CAIN’S VISION FOR FOREIGN POLICY & NATIONAL SECURITY
MEXICO: FRIEND AND PARTNER
Mexico is a friend in need. Our southern neighbor is struggling with drug-related violence that has claimed an estimated 40,000 lives over the past several years. By standing with Mexico now to help it solve its increasingly severe economic and security problems, we will help solve the problem of illegal immigration at home. Some 40% of Mexicans believe Mexico is a failed state. This helps explain why so many are seeking to emigrate. With declining oil reserves, a looming water shortage in Mexico City, and youth demographic bulge in Mexico’s poorest regions, our neighbor south of the border has the hallmarks of impending disaster. Mr. Cain believes that “Security begins at home” – and this includes a stable North America. A sound U.S. dollar and strong U.S. economic growth are the most important contributions that our nation can make to Mexican stability and prosperity.
CANADA: FRIEND AND ALLY
Canada is our nation’s closest friend and ally. We share the world’s longest undefended border and we have common cultural roots. We have stood together during both World Wars and in Afghanistan and Iraq. Our North American Aerospace Defense Command (NORAD) has watched over our collective skies for over 50 years. Canada is our top trading partner, and our most important source of oil to supplement our own production. The Obama administration’s failure to move forward with the Keystone XL Pipeline from Alberta to U.S. refineries will force Canada to seek other markets – namely China – and will degrade continental energy security. As is the case regarding Mexico, Mr. Cain believes that “Security begins at home” – and that the Keystone XL pipeline debacle is no way to treat a friend.
VENEZUELA: ADVERSARY REGIME
Under dictator Hugo Chavez, Venezuela has forged a troubling alliance with Iran that includes joint uranium projects and support for terrorists such as Hezbollah. Under Chavez, Venezuela has replaced Colombia as the major source of illicit drugs flowing into the United States. Chavez has also promoted Cuba’s Castro-regime-inspired anti-U.S. message throughout Latin America, helping like-minded governments take power in Bolivia, Ecuador, Nicaragua and beyond. Mr. Cain believes that our nation should help democratic opponents of Chavez as they challenge him at the polls, while taking defensive measures against possible Iranian-backed adventurism in our hemisphere.
Brazil is regional leader in South America and a growing economic power. Brazil and the U.S. share a longstanding friendship with increasing trade. Brazil is already Latin America’s largest economy, and the International Monetary Fund predicts that it will surpass France, Italy and the U.K. by 2020. Mr. Cain believes that the U.S. should look for ways to strengthen economic ties with Brazil and thereby promote hemispheric security. Europe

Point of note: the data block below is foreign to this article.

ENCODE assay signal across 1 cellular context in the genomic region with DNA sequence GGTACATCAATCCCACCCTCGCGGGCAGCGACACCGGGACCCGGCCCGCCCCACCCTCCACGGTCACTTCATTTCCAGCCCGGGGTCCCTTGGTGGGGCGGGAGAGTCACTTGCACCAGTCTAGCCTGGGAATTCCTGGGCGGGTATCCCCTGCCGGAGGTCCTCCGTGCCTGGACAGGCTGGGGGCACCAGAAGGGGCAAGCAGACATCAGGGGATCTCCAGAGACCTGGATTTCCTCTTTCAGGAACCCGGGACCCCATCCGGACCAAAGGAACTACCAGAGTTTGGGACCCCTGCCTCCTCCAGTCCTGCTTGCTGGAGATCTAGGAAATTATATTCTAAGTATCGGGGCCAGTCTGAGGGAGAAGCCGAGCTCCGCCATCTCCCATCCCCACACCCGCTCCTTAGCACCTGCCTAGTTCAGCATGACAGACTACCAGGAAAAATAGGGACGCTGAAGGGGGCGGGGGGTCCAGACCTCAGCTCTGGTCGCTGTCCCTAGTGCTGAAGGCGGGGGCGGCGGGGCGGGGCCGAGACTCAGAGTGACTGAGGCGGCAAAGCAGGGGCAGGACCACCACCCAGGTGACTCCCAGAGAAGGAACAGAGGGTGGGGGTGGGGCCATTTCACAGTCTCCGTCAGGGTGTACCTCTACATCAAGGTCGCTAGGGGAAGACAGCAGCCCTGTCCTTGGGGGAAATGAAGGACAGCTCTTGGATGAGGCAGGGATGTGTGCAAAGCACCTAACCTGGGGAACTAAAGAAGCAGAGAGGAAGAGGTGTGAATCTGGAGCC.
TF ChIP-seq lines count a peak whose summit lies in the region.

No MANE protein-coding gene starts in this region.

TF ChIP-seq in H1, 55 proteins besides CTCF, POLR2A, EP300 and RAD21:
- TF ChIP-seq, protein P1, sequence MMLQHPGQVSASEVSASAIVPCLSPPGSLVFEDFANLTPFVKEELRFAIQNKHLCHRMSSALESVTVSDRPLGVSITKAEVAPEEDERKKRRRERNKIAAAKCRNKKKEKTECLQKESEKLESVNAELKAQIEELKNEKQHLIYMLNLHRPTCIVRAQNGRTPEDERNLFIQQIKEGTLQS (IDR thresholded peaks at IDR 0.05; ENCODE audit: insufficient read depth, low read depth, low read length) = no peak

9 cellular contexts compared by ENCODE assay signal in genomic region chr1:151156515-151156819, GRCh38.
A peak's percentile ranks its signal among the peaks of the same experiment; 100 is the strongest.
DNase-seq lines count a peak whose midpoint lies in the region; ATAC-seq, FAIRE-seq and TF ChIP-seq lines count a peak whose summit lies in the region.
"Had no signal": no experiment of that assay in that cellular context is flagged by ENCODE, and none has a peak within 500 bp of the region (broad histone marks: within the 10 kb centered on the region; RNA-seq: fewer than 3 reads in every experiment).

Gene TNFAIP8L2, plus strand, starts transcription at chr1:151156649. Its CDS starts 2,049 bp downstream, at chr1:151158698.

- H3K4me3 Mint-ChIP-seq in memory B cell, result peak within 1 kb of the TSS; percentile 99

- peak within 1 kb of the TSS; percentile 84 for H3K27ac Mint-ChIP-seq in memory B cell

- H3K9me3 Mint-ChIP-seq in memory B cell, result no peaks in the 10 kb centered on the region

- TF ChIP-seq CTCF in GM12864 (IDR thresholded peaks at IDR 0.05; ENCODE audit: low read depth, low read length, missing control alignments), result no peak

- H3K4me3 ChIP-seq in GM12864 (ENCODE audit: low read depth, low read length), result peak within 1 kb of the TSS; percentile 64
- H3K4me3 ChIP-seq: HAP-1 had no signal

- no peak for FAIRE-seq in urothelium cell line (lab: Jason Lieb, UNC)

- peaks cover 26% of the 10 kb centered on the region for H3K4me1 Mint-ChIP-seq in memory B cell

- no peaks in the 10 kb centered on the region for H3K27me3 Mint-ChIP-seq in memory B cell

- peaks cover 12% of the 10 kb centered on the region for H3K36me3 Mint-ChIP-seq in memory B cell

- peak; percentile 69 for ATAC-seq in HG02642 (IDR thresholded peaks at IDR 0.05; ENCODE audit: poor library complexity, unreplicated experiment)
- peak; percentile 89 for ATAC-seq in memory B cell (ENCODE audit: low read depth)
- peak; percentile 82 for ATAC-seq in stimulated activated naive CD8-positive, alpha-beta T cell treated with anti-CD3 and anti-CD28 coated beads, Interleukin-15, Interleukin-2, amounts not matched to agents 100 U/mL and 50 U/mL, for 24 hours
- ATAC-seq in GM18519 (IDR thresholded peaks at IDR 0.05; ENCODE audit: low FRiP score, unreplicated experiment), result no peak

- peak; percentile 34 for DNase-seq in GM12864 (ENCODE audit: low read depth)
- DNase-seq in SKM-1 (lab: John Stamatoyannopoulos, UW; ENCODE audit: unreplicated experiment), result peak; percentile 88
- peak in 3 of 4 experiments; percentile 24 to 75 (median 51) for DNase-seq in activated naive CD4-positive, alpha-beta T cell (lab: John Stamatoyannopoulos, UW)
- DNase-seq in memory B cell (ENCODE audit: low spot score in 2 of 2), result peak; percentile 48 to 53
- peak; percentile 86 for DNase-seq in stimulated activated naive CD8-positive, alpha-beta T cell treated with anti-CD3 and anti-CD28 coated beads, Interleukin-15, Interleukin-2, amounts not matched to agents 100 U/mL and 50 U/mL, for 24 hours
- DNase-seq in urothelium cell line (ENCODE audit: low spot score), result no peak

UNITED KINGDOM: OUR SPECIAL RELATIONSHIP
Mr. Cain will restore our special relationship with Great Britain – our closest ally for nearly two centuries. In noticeable decline under President Obama, the Cain Administration will turn the relationship around so that our two nations start working as a team once again. America and Britain have stood together in both World Wars, and most recently Afghanistan, Iraq and Libya. Our military alliance and economic ties remain crucial to world stability.
GERMANY: FRIEND AND ALLY
One of our closest friends and allies, Germany is a key figure in Europe’s economy. It has risen to the daunting challenge of keeping the euro afloat in troubled financial times – no small feat – and is committed to maintaining robust economic ties with the U.S.A. With over 50,000 troops based in Germany, the U.S. military has operated its logistics hubs for Afghanistan and Iraq there effectively and efficiently. A Cain administration will work to maintain these deep ties.
Though we share strategic interests – from battling Islamic extremists and homegrown terrorists to space exploration programs – there are a number of issues that still divide our nation and Russia. Russia’s insistence on the New START Treaty has put the U.S.A. at a distinct disadvantage, not only relative to Russia, but also to the world’s other nuclear powers. Russia’s lack of clarity on Iran’s nuclear program is also troubling. Though it is just a pale shadow of the former Soviet Union, Russia’s energy-as-a-weapon policy with the Ukraine and Belarus, not to mention its invasion of Georgia shows that Russia is not shy about flexing its geopolitical muscles.
THE MIDDLE EAST
ISRAEL: FRIEND AND ALLY
As President, one of Mr. Cain’s top foreign policy priorities will be to stand united with Israel. He will not allow the Arab Spring to lead to the fall of Israel. The Obama administration has called upon Israel to return to its pre-1967 borders, which are militarily indefensible. It has also advocated that Israel give up control of its fresh water aquifers. These ill-advised policies have emboldened Israel’s enemies by implying that the United States may not stand with Israel in its hour of need. Mr. Cain believes the lack of clarity regarding Israel demonstrates weakness and invites conflict.
IRAN: ADVERSARY REGIME
Unlike President Obama, Mr. Cain will not turn a blind eye toward the Iranian people who are risking their lives in their struggle for freedom and democracy. The best way to stop Iran’s nuclear program is to achieve regime change by providing meaningful support to the regime’s democratic opposition without delay. As president, Mr. Cain will boost our sea-based Ballistic Missile Defense capability through doubling the number of Aegis cruisers and destroyers from two dozen to four dozen. Stationed off the coasts of Iran, these ships will deter Iranian adventurism. While Mr. Cain fully backs stiff economic sanctions against Iran, he realizes that achieving American energy security will drive down oil prices – thus undermining the theocratic regime in Tehran.
LIBYA: CLARITY NEEDED
Mr. Cain sheds no tears for Colonel Gaddafi, who personally ordered the killing of Americans. However, the White House launched the war in Libya under the Obama Doctrine of the “responsibility to protect.” The question now is: “protect whom?” The Libyan rebellion-turned-government has been aided by Al Qaeda, and it is dominated by Islamists that have not been friendly to U.S. interests. Also, despite the fact that Libya is more of a vital interest to Europe than it is to America, (Europe buys 90% of Libya’s oil and it would be Europe that would be overwhelmed in any refugee crisis), President Obama spent more than a billion dollars on this adventure and led the initial military action. As president, Mr. Cain will work to bring clarity to the Libyan situation.
EGYPT: DANGER AND OPPORTUNITY